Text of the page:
Jul 17, 201311:11 AMMoCo Politics
District 16 Contests Heat Up On Multiple Fronts
Reggie Oldak, an attorney who lost a competitive bid for the House of Delegates in 2006, confirmed she is “considering” a run for the Bethesda-based District 16 seat being vacated next year by Sen. Brian Frosh as he seeks the nomination for attorney general.
To date, the only declared candidate for the Senate slot in next June’s Democratic primary is Delegate Susan Lee, who recently said she is “definitely” running if Frosh moves on. Oldak expects to make a decision by next winter on whether to run. “I don’t think there anyone else in the race representing women and families the way they should be represented in Annapolis,” declared Oldak, 62, director of government relations for the National Women’s Law Center in Washington.
Oldak’s comments came as activity intensified in the District 16 House of Delegates contests. Kevin Walling, a campaign strategist who now works for a Washington-based political communications firm, is announcing via email Wednesday that he is running. Walling joins attorney Marc Korman, who formally declared his candidacy last week after months of preparation.
Walling, 28, and Korman, 31, bring to four the number of announced candidates in the District 16 delegate race, where there are expected to be two vacancies. Besides the opening created by Lee’s bid for the Senate seat, Delegate Bill Frick is leaving to take on Frosh for the attorney general nomination.
Oldak, a onetime General Assembly aide who is also a former chief of staff to District 1 County Councilmember Roger Berliner, said “economic considerations” will help to determine whether she runs in 2014, since state legislators serve on a part-time basis.
Others may be interested in the Senate contest as well: Former County Councilmember Duchy Trachtenberg, who was out of town Tuesday, said in an email: “Right now, several candidate options are on the table. I will not be making any decision on a possible candidacy at this time.” Asked whether her options included the District 16 Senate seat, Trachtenberg said in a follow-up message: “Basically, nothing is off the table.” Defeated for re-election to the County Council in a 2010 at-large contest, she briefly mounted a 2012 bid for the seat now held by U.S. Rep. John Delaney.
In the District 16 delegate race, Walling’s background includes three years of overseeing fundraising and lobbying efforts for Equality Maryland, as that group pushed for same-sex marriage legislation. If elected, he would be District 16’s first openly gay legislator; there are now eight openly gay members of the General Assembly, including four from Montgomery County.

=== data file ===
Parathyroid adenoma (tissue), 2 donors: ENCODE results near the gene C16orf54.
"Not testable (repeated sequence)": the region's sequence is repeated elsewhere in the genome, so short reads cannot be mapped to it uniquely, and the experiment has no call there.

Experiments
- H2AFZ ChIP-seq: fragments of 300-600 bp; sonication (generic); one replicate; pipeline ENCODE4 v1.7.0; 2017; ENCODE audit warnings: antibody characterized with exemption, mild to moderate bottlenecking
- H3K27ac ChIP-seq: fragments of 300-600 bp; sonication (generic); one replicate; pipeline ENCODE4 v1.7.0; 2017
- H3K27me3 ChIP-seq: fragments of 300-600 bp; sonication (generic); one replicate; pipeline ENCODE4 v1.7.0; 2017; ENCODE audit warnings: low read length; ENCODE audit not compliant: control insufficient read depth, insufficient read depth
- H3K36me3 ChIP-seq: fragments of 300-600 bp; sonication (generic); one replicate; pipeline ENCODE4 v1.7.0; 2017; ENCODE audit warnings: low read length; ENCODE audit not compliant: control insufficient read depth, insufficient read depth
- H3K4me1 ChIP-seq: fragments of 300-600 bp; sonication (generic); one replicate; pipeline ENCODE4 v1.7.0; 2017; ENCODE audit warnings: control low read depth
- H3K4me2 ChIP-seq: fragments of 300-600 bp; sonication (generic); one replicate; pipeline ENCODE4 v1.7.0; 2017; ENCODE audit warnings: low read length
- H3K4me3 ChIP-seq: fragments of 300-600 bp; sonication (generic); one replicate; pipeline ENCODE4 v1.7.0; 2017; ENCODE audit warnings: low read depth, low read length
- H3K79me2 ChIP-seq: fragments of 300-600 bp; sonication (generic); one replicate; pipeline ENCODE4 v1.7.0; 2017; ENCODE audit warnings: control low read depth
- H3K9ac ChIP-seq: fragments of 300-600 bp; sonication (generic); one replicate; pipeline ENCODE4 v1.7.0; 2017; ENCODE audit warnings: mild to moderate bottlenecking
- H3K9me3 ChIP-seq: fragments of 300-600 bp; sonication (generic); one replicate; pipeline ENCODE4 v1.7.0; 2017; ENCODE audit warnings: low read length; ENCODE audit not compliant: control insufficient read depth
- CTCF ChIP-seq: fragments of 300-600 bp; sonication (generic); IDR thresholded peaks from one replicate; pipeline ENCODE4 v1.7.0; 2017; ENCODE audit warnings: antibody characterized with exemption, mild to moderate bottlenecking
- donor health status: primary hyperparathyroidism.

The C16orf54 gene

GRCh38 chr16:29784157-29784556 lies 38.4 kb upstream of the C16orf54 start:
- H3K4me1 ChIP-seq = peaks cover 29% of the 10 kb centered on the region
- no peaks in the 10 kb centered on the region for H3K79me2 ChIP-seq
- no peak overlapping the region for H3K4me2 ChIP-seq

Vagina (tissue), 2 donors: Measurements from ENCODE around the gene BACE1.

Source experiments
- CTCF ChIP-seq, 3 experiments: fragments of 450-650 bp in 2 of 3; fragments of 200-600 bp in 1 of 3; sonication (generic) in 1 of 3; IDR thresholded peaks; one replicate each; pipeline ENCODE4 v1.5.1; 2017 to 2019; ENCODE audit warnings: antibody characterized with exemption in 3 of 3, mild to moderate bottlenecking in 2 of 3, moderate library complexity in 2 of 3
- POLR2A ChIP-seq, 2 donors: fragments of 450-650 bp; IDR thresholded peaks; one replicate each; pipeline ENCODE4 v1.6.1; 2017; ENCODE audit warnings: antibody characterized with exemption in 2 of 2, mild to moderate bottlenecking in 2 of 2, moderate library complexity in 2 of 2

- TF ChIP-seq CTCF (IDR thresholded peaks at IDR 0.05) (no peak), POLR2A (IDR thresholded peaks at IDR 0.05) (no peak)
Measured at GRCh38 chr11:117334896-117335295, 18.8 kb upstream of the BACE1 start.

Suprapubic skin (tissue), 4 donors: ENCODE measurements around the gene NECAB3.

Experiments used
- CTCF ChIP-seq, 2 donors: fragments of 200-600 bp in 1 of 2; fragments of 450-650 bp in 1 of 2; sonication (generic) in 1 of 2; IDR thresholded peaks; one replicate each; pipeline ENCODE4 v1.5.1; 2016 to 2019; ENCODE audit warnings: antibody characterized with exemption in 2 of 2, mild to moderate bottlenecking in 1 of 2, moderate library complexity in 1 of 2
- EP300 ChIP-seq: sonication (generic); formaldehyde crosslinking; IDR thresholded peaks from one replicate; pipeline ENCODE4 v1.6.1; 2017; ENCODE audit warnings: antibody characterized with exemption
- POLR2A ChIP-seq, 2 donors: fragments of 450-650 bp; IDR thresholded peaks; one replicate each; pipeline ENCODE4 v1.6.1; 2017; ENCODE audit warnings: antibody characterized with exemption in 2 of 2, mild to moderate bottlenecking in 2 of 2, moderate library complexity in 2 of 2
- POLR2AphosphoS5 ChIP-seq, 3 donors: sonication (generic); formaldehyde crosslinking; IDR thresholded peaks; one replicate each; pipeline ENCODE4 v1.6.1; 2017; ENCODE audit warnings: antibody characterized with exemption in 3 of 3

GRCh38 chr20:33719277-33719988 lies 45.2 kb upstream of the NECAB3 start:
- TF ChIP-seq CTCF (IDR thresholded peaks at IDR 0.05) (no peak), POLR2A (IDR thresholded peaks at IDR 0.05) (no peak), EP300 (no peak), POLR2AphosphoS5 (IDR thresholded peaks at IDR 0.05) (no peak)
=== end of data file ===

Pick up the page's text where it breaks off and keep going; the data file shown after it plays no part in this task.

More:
Walling, who previously lived for three years in Silver Spring, moved to Bethesda last winter – “before we knew there would be two open seats,” he chuckled. He does not expect his short residency to be an issue, citing his experience lobbying on issues in Annapolis.
“I’ve already had conversations with the speaker’s office about my campaign – I know a great many members of our Democratic Caucus,” Walling said, contending that, to an advance a progressive agenda, “there’s got to be a real ground game and ability to build a coalition around these progressive issues, and that’s what I’ve done.”
Walling said he has a goal of raising $200,000, vowing, “We’re going to outwork and outspend every other person in this race.” Korman’s campaign claims to be nearly 80 percent of the way to a goal of raising $100,000; Korman had nearly $34,000 in the bank at the beginning of 2013.
Korman, a member of the county Democratic Central Committee since 2007, launched his campaign last week with a list of nearly 100 endorsements from local supporters. He soon plans to unveil a honorary campaign committee whose members will include County Councilmembers Hans Riemer and Craig Rice along with District 14 Delegate Anne Kaiser, chair of the county’s House delegation in Annapolis.
Other declared candidates for the delegate slots include Hrant Jamgochian, 40, a health care policy advocate who made a competitive bid for a delegate seat in 2010, and Jordan Cooper, 28, a former General Assembly aide.
In addition to the declared delegate candidates, at least four others appear to be considering the race. The newest is Orlee Panitch, a Potomac-based physician who filed a committee with the state Board of Elections last month. She did not return a call seeking comment. But one hopeful who seemed poised to run – Wendy Cohen, a vice president of the Bethesda-based American Gastroenterological Association – has opted out of the campaign, citing family responsibilities due to her mother’s declining health.